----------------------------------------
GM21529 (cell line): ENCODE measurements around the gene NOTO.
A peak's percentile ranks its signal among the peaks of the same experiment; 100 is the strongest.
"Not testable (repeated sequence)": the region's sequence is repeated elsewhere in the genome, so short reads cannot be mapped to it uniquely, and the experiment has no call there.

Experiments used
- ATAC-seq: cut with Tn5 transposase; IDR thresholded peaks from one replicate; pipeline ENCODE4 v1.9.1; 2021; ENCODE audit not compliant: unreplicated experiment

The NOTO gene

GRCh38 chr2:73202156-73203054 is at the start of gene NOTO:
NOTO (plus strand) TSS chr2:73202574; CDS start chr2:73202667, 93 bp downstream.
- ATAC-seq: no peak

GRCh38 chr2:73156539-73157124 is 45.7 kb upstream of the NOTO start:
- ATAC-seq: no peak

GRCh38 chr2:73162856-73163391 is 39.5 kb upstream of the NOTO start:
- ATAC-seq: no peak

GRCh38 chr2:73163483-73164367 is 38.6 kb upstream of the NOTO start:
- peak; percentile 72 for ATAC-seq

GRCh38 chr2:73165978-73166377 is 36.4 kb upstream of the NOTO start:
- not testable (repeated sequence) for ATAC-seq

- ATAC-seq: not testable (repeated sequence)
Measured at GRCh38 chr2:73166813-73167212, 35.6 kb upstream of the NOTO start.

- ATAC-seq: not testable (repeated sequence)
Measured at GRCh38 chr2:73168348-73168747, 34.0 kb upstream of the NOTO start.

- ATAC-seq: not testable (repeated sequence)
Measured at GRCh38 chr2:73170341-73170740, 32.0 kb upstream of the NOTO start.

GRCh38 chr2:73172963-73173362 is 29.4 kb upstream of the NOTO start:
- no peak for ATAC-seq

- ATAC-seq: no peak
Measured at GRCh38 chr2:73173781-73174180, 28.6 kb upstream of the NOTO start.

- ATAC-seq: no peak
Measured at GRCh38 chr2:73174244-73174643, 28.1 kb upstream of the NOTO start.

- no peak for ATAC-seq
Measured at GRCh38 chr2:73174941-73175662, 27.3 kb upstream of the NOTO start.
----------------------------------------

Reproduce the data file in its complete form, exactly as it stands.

GM21529 (cell line): ENCODE measurements around the gene NOTO.
A peak's percentile ranks its signal among the peaks of the same experiment; 100 is the strongest.
"Not testable (repeated sequence)": the region's sequence is repeated elsewhere in the genome, so short reads cannot be mapped to it uniquely, and the experiment has no call there.

Experiments used
- ATAC-seq: cut with Tn5 transposase; IDR thresholded peaks from one replicate; pipeline ENCODE4 v1.9.1; 2021; ENCODE audit not compliant: unreplicated experiment

The NOTO gene

GRCh38 chr2:73202156-73203054 is at the start of gene NOTO:
NOTO (plus strand) TSS chr2:73202574; CDS start chr2:73202667, 93 bp downstream.
- ATAC-seq: no peak

GRCh38 chr2:73156539-73157124 is 45.7 kb upstream of the NOTO start:
- ATAC-seq: no peak

GRCh38 chr2:73162856-73163391 is 39.5 kb upstream of the NOTO start:
- ATAC-seq: no peak

GRCh38 chr2:73163483-73164367 is 38.6 kb upstream of the NOTO start:
- peak; percentile 72 for ATAC-seq

GRCh38 chr2:73165978-73166377 is 36.4 kb upstream of the NOTO start:
- not testable (repeated sequence) for ATAC-seq

- ATAC-seq: not testable (repeated sequence)
Measured at GRCh38 chr2:73166813-73167212, 35.6 kb upstream of the NOTO start.

- ATAC-seq: not testable (repeated sequence)
Measured at GRCh38 chr2:73168348-73168747, 34.0 kb upstream of the NOTO start.

- ATAC-seq: not testable (repeated sequence)
Measured at GRCh38 chr2:73170341-73170740, 32.0 kb upstream of the NOTO start.

GRCh38 chr2:73172963-73173362 is 29.4 kb upstream of the NOTO start:
- no peak for ATAC-seq

- ATAC-seq: no peak
Measured at GRCh38 chr2:73173781-73174180, 28.6 kb upstream of the NOTO start.

- ATAC-seq: no peak
Measured at GRCh38 chr2:73174244-73174643, 28.1 kb upstream of the NOTO start.

- no peak for ATAC-seq
Measured at GRCh38 chr2:73174941-73175662, 27.3 kb upstream of the NOTO start.